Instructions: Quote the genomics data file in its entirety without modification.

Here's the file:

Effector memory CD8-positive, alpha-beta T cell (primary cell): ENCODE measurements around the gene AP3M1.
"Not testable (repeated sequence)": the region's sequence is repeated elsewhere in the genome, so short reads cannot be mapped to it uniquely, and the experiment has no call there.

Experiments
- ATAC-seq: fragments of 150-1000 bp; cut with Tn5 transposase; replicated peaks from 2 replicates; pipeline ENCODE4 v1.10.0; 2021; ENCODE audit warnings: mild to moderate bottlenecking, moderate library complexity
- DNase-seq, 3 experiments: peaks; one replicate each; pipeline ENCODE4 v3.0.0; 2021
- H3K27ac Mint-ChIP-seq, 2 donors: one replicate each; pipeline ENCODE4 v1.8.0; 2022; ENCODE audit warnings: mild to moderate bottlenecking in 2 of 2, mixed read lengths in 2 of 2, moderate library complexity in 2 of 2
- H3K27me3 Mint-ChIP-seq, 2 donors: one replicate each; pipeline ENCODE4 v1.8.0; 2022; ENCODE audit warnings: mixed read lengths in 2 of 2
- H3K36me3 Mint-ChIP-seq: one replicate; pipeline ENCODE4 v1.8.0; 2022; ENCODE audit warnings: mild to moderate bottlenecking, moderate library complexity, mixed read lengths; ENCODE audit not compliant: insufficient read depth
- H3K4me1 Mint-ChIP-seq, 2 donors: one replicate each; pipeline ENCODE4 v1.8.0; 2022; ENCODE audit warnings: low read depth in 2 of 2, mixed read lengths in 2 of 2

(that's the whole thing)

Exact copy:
Effector memory CD8-positive, alpha-beta T cell (primary cell): ENCODE measurements around the gene AP3M1.
"Not testable (repeated sequence)": the region's sequence is repeated elsewhere in the genome, so short reads cannot be mapped to it uniquely, and the experiment has no call there.

Experiments
- ATAC-seq: fragments of 150-1000 bp; cut with Tn5 transposase; replicated peaks from 2 replicates; pipeline ENCODE4 v1.10.0; 2021; ENCODE audit warnings: mild to moderate bottlenecking, moderate library complexity
- DNase-seq, 3 experiments: peaks; one replicate each; pipeline ENCODE4 v3.0.0; 2021
- H3K27ac Mint-ChIP-seq, 2 donors: one replicate each; pipeline ENCODE4 v1.8.0; 2022; ENCODE audit warnings: mild to moderate bottlenecking in 2 of 2, mixed read lengths in 2 of 2, moderate library complexity in 2 of 2
- H3K27me3 Mint-ChIP-seq, 2 donors: one replicate each; pipeline ENCODE4 v1.8.0; 2022; ENCODE audit warnings: mixed read lengths in 2 of 2
- H3K36me3 Mint-ChIP-seq: one replicate; pipeline ENCODE4 v1.8.0; 2022; ENCODE audit warnings: mild to moderate bottlenecking, moderate library complexity, mixed read lengths; ENCODE audit not compliant: insufficient read depth
- H3K4me1 Mint-ChIP-seq, 2 donors: one replicate each; pipeline ENCODE4 v1.8.0; 2022; ENCODE audit warnings: low read depth in 2 of 2, mixed read lengths in 2 of 2